Manifesto for a free market

In covering the unfolding financial crisis, journalists duck and weave along with the people who have to bear the burden of policy making but without carrying any of the real responsibility. They have the privilege and the freedom of non-responsibility and the daily churn – today’s oracle is tomorrow’s fish and chips wrappings and all that. (Though if you’re interested in the latest foray into the theme of journalists’ responsibility for financial collapse, read this report of the Treasury Select Committee’s encounter with Robert Peston et al by Michael White – yes, another journalist and a political one too ). Over-excitability is decidedly absent in the Independent today, where City editor Jeremy Warner issues the most ambitious set of prescriptions to tackle the crisis long term that I’ve seen yet – cogent, well-argued and easy to read. I summarise the seven points of his “Manifesto to save the free market” below.

1. Start fire-fighting
Previously unacceptable levels of public debt become inevitable and may be part of the cure.

2. Restore sound money
To win credibility in markets, governments must set out a clear road map for restoring balanced budgets and reducing public debt over the medium term. Any attempt at “quantitative easing” – the technical term for printing money as a way of funding these newly acquired, public liabilities – should be used with the utmost caution.

3. Nationalise the banks
Only by nationalising the banks outright and funding vital domestic lending directly from the public purse can governments properly address the viciously negative effect of bank “deleveraging”.

4. Complete Doha
Some countries already see protectionism as the medicine. In fact it is the poison which will stifle all hope of swift recovery. Yet … it’s entirely reasonable for nations to want to support their key strategic industries through the storm with subsidy, soft loans and other forms of government assistance. The temporary suspension of such rules therefore looks justified provided it is done according to an internationally agreed framework with a firm commitment to their reintroduction as soon as economic conditions improve.

5. Introduce counter-cyclical measures
Governments must move swiftly to reform the Basel capital requirements, which encourage banks to lend recklessly during the good times but to wrench the gears into reverse during the bad. The same is true of “fair value accounting”, which similarly encourages banks to expand their balance sheets during the boom but shrink them during the bust.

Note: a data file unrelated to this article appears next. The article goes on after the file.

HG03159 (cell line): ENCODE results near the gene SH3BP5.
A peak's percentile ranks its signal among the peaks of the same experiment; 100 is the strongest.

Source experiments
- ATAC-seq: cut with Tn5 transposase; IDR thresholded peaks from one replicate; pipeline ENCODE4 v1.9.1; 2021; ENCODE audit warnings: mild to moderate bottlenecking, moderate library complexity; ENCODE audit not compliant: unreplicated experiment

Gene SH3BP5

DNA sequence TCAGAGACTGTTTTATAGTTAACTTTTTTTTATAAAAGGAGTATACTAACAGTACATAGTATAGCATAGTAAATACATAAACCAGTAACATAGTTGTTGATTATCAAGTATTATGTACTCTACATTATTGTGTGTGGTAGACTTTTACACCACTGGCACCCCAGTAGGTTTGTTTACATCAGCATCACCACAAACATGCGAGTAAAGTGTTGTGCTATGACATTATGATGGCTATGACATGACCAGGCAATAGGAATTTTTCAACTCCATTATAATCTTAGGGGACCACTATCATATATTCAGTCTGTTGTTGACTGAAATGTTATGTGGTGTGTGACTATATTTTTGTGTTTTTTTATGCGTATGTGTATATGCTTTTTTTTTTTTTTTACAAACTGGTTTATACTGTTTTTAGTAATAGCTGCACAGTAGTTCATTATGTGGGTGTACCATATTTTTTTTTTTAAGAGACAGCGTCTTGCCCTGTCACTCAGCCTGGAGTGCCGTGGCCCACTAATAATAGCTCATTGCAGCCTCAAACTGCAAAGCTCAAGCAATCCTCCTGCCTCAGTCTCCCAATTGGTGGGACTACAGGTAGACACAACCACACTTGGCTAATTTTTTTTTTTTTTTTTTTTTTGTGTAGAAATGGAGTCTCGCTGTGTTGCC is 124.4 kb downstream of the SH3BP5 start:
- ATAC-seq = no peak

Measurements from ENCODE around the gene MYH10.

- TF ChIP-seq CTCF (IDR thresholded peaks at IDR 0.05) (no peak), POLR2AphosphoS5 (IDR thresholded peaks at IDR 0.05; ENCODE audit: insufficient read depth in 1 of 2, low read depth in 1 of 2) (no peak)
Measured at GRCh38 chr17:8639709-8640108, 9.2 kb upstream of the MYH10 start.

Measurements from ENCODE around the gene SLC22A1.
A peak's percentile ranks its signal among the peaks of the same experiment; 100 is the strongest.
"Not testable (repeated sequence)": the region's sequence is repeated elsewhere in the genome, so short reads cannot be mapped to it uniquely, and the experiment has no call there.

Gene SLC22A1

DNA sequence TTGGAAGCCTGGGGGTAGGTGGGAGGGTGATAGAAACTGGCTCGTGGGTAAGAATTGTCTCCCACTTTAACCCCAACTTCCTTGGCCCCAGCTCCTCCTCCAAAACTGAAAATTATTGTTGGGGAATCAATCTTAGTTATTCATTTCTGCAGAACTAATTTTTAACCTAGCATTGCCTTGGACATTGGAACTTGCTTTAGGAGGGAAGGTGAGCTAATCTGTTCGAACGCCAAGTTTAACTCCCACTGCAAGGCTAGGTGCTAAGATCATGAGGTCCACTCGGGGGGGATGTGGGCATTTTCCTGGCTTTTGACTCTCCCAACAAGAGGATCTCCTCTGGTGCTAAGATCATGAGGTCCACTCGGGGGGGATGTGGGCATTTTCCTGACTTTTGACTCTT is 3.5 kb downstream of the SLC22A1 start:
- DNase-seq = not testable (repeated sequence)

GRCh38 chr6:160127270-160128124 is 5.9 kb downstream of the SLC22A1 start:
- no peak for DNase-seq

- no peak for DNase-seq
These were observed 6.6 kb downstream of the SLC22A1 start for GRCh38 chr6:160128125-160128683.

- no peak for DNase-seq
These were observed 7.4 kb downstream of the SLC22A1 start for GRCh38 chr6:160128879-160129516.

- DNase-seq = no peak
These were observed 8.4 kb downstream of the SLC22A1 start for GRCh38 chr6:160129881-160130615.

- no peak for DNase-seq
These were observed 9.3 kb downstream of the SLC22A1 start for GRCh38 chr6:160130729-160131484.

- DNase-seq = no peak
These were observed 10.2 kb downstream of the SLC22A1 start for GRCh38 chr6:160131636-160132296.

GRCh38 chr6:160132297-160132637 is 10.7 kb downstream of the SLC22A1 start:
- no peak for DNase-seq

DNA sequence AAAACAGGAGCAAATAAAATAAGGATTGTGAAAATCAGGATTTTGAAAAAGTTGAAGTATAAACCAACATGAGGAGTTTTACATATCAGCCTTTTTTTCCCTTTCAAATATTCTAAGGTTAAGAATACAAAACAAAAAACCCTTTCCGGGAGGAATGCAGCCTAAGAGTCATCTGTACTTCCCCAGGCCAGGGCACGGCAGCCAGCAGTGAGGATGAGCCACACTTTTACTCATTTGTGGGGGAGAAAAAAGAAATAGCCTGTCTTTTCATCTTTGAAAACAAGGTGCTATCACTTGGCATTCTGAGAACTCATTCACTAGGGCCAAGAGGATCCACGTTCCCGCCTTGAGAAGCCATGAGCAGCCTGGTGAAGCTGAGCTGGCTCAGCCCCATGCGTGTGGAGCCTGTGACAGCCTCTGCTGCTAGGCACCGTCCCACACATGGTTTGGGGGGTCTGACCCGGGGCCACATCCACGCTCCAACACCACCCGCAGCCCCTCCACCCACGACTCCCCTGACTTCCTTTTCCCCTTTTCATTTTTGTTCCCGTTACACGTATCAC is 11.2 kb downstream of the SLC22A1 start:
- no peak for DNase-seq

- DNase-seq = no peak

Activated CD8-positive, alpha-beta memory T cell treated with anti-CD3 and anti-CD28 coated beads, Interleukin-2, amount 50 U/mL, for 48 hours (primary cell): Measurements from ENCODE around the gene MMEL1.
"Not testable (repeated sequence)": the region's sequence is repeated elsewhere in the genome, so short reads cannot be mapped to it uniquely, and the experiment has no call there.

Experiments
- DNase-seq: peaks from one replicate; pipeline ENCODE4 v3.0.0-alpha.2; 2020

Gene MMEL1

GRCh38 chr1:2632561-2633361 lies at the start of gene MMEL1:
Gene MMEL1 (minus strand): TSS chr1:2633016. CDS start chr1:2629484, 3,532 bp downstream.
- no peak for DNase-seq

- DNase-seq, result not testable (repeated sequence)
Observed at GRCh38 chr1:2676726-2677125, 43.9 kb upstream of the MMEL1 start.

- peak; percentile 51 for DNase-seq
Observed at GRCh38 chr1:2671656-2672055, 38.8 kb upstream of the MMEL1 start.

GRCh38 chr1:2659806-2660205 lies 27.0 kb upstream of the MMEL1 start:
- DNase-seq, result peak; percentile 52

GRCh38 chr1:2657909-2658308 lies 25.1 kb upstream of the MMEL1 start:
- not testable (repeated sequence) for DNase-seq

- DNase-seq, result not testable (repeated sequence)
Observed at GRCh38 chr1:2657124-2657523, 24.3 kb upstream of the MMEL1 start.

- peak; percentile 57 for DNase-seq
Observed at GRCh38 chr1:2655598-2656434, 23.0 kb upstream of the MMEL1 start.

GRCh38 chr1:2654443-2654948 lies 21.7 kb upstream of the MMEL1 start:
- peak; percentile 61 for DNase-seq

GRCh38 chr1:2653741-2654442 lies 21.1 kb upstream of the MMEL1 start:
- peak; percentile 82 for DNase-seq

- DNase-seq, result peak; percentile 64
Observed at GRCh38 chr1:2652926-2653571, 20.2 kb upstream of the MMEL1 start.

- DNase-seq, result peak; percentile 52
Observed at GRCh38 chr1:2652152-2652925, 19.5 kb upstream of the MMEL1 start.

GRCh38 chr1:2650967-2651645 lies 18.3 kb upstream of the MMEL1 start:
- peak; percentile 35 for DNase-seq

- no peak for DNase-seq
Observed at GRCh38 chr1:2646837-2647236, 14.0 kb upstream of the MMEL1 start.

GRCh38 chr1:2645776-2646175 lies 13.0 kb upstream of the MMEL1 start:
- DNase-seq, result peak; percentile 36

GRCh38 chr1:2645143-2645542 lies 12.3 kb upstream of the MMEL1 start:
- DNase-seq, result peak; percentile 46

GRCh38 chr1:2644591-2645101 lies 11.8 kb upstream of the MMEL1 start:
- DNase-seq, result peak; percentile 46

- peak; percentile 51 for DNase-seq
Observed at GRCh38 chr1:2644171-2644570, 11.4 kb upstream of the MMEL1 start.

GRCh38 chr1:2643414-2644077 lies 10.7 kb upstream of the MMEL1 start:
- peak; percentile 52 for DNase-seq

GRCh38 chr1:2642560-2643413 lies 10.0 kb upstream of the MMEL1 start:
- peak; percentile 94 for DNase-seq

6. Reduce capital imbalances
The Chinese and the rest of the developing world have been lending us the money to buy their goods. For years, economists have been saying it’s unsustainable. A free-floating Chinese exchange rate would be a good place to start.

7. Enforce corporate responsibility
A statutory code of conduct may have to be introduced to ensure generally accepted ethical values are injected back into the system, and to encourage long-term thinking in investment decision making. Bankers should be forced to take something similar to a Hippocratic oath. Alternatively, they could be made personally liable for failings within their institutions, leading to confiscation of their ill-gotten gains when things go wrong.

8. Retribution
There will be no closure on this crisis, or end to the growing sense of public injustice, until those responsible are subjected to the full force of public and criminal inquiry.

9. Don’t forget climate change
Developing nations cannot be frogmarched by the West into a low-carbon future but helped and nurtured into it.

10. Reform international institutions
a treaty-based organisation such as the World Trade Organisation, with powers of enforcement on internationally agreed standards, is a reasonable aspiration. (to enact the above.)

  • It was Sammy Mc Nally what done it

    Before fixing the system it needs to be understood.

    Has anyone actually seen an international comparisonon between Ireland, UK, Europe and the US ( ideally Asian contries too ) which shows the key economic indicators which will determine their relative vulnerability to the current economic crisis?

    What is best for Germany may not be best for the UK or Ireland.

    These inidicators to include levels of personal debt and levels on National debt and the estimates of the countrys borrowing requirements over the next 5 years. It would of course be very interesting to see the extent that Banks, in so far as they exist within 1 state are exposed to their domestic property market and international ‘toxic’ debts.

    It is ridiculous that last week on the “Politics Show the BBC (cant remember the interviewer name) was unable to ask El Gordo a single diffiuclt economic question or present a single difficult single international comparitor when el gordo was jabbering on about Britains response to the crisis.

    The various governments around the world may not have created the current problems but some countrys were run much more ‘prudently’ than others and therfore far more fit and able to withstand the crisis.

    It would be nice to hear what governments saying tha with hindsight waht they would have done differenlty – until they say that – governments talking about fixing things will correclty not have much credibility.

  • Jean Baudrillard

    Interesting post Brian.

    It would also be useful to come up with a similar ten point list of what can be done at the regional level. I’d be interested to read people’s ideas what (if anything) the NI Executive could be doing (or could have done) to lessen the impact of the downturn on Northern Ireland.

  • Dev

    ‘I’d be interested to read people’s ideas what (if anything) the NI Executive could be doing (or could have done) to lessen the impact of the downturn on Northern Ireland’

    They could resign en masse

  • Greenflag

    Warner’s manifesto raises the main issues which need addressing . Some comments on some of the points

    1) ‘Previously unacceptable levels of public debt become inevitable and may be part of the cure.’

    Note the use of the word ‘may be ‘ . It seems that the huge ‘bail out ‘ using taxpayers moneys to keeping the ‘banks’ going has instead been used to pay out 18 billion dollars in bonuses on Wall St . Taxpayers have reached a point where further ‘bail out ‘ money to ‘private ‘ institutions is no longer credible . Thus bank nationalisation even if temporary will have to be part of any ‘recovery.

    2)“quantitative easing” – the technical term for printing money as a way of funding these newly acquired, public liabilities – should be used with the utmost caution.’